Nestle has launched a partnership with OpenSC, a blockchain platform to help bring greater provenance to the supply chain – but notes the initiative is only at a pilot stage.
Nestle’s partnership with OpenSC makes it the first major food company to pilot open blockchain technology and instigating transparency. The first stage of the pilot includes tracing milk from farms and producers in New Zealand to the company’s factories and warehouses in the Middle East region. After this, the technology will be tested by using palm oil sourced in the Americas, allowing the company to understand how scalable and beneficial the system is.
“We want our consumers to make an informed decision on their choice of products – to choose products produced responsibly,” said Magdi Batato, executive vice president and head of operations at Nestle in a statement. “Open blockchain technology might allow us to share reliable information with consumers in an accessible way.”
As far back as 2017, Nestle was one of several food manufacturers to join IBM in exploring blockchain-based technologies. IBM blockchain general manager, Marie Wieck, said at the time: “Our work with organisations across the food ecosystem, as well as IBM’s new platform, will further unleash the vast potential of this exciting technology, making it faster for organisations of all sizes and in all industries to move from concept to production to improve the way business gets done.”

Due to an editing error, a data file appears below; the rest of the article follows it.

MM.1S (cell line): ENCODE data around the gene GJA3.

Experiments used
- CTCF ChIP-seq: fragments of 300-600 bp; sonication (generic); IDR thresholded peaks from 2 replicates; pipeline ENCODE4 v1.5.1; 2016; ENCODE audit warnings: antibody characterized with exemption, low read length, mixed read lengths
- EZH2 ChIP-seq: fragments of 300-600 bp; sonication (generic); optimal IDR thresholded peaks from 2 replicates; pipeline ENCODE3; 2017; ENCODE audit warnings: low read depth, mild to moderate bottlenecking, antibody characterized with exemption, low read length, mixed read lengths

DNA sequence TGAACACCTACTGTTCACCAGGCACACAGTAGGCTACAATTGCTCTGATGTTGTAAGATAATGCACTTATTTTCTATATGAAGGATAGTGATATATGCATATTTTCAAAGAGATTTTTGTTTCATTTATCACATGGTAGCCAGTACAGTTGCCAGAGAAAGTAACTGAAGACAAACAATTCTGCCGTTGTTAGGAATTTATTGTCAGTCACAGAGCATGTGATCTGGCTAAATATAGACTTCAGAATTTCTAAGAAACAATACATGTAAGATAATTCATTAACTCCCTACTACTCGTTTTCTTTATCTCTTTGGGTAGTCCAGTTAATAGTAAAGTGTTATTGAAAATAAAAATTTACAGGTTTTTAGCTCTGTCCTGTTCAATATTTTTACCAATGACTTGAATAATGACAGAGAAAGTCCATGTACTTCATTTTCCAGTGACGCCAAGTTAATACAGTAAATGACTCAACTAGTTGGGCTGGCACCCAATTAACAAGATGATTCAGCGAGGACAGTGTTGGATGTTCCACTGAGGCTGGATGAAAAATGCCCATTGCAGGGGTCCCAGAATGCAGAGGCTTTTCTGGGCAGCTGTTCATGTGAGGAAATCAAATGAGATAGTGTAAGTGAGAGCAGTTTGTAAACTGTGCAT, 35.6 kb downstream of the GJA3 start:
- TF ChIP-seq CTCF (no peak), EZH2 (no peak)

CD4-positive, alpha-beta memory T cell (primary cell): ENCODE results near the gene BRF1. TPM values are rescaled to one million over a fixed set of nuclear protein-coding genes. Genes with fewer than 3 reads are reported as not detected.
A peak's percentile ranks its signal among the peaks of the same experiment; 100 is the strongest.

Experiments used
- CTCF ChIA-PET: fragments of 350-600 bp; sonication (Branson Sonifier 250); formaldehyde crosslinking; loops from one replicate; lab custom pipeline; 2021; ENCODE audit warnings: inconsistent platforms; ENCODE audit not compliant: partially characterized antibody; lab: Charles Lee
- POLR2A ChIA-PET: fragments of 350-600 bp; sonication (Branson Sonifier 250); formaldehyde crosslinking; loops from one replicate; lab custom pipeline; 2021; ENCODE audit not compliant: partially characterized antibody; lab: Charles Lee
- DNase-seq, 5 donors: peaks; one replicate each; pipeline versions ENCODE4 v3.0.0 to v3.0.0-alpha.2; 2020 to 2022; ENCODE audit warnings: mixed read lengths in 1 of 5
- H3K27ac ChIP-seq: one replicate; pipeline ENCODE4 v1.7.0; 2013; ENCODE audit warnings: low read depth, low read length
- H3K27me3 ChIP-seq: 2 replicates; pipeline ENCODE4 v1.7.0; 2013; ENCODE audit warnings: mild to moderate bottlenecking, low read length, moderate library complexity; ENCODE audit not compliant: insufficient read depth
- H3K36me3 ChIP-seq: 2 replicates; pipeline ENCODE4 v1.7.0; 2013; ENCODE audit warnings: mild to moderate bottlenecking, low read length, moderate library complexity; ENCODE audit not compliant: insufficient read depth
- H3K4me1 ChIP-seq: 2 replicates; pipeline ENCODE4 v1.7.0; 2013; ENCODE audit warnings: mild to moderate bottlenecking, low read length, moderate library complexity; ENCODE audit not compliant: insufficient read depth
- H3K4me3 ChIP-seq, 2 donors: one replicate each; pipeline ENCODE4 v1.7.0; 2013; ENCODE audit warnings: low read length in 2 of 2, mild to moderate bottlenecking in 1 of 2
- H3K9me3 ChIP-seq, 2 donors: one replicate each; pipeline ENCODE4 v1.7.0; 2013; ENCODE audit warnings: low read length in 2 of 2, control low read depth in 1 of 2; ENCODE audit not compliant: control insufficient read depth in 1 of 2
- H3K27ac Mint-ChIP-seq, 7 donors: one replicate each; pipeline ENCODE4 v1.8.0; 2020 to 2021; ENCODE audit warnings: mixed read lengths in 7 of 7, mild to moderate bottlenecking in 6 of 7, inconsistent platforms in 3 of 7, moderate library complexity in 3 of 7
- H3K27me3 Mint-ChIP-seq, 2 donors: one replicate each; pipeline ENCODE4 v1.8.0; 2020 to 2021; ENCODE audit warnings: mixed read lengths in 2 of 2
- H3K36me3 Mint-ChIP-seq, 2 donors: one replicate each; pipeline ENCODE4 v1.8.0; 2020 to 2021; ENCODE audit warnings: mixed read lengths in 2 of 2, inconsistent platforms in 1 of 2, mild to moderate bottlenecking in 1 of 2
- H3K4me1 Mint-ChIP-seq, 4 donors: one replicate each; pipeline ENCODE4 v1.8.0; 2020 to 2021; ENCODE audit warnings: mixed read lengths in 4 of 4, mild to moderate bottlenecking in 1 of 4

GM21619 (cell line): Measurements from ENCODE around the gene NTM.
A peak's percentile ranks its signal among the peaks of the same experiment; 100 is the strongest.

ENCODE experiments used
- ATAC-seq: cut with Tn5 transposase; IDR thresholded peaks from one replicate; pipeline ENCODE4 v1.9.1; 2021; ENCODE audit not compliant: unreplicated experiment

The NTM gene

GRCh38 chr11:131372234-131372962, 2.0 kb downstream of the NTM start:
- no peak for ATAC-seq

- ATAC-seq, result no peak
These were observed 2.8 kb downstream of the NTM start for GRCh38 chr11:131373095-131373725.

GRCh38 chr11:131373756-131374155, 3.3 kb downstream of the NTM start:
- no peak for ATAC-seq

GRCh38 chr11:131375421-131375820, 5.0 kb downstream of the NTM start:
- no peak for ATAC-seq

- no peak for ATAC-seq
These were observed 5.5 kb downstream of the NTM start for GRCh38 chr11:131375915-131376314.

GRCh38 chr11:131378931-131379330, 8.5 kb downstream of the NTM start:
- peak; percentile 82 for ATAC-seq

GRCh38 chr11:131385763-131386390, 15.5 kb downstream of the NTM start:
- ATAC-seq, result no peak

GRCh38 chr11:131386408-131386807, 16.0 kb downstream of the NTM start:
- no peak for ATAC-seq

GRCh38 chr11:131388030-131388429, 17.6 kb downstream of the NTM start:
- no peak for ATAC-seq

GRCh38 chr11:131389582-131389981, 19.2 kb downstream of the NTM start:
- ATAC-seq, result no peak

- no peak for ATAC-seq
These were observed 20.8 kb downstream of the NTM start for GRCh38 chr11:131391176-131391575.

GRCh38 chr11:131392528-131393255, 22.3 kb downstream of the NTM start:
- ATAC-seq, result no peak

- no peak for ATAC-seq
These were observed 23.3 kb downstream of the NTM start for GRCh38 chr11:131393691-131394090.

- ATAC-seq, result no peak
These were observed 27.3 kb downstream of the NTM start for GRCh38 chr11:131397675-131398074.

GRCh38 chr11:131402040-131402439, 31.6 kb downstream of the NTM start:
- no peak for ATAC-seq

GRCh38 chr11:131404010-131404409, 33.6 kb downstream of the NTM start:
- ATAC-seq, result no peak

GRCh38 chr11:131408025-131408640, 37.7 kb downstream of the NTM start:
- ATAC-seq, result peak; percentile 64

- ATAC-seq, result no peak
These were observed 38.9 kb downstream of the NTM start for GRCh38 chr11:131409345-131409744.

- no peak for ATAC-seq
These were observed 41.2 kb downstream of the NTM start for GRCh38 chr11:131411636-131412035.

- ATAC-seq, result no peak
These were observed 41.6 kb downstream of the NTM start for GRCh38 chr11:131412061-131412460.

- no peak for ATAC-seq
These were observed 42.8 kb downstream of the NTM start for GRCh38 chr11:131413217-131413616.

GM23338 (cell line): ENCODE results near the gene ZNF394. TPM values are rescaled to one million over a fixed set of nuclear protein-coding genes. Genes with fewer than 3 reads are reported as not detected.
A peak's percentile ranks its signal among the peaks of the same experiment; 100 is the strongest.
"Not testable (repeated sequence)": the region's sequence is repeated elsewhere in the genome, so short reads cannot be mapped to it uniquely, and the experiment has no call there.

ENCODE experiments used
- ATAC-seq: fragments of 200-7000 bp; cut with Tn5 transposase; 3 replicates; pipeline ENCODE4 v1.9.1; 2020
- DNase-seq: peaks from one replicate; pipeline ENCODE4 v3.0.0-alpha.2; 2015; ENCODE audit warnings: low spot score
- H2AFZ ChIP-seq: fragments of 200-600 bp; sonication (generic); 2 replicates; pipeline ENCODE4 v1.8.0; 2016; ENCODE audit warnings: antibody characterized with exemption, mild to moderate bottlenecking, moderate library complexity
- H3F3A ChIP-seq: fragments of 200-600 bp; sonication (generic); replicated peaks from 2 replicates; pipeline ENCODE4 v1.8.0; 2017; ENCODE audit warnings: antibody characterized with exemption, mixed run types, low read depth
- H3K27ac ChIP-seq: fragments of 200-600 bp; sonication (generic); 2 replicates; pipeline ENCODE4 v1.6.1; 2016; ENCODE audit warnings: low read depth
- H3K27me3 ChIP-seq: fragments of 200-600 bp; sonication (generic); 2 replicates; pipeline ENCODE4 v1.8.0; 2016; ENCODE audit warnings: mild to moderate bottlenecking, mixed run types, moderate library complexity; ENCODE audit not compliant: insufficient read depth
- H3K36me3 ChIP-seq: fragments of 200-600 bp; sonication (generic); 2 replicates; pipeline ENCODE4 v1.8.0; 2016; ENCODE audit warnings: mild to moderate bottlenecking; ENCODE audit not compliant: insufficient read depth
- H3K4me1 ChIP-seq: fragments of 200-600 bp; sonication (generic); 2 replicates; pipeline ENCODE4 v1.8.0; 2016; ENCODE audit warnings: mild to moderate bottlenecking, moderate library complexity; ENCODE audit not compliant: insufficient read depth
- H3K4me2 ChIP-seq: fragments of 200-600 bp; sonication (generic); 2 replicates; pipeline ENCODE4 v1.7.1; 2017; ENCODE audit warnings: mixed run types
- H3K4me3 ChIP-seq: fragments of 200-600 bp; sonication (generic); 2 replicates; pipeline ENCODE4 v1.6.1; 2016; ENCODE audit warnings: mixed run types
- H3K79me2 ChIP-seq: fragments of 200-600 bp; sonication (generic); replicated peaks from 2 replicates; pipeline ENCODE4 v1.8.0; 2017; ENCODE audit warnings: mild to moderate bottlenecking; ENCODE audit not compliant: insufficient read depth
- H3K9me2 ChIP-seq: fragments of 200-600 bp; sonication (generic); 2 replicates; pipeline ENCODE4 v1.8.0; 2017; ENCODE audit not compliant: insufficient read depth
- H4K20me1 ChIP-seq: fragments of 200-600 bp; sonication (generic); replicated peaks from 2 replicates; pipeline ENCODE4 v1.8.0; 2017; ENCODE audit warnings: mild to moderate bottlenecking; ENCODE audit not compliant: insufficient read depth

Last month, Carrefour reported an increase in its sales after implementing blockchain ledger technology to track meat, milk, and fruit from farms to stores. The French retailer has introduced blockchain information for 20 products, including chicken, eggs, raw milk, oranges, pork and cheese and is planning to add 100 more in 2019, which will focus on areas where consumers seek reassurance on products like baby and organic items.
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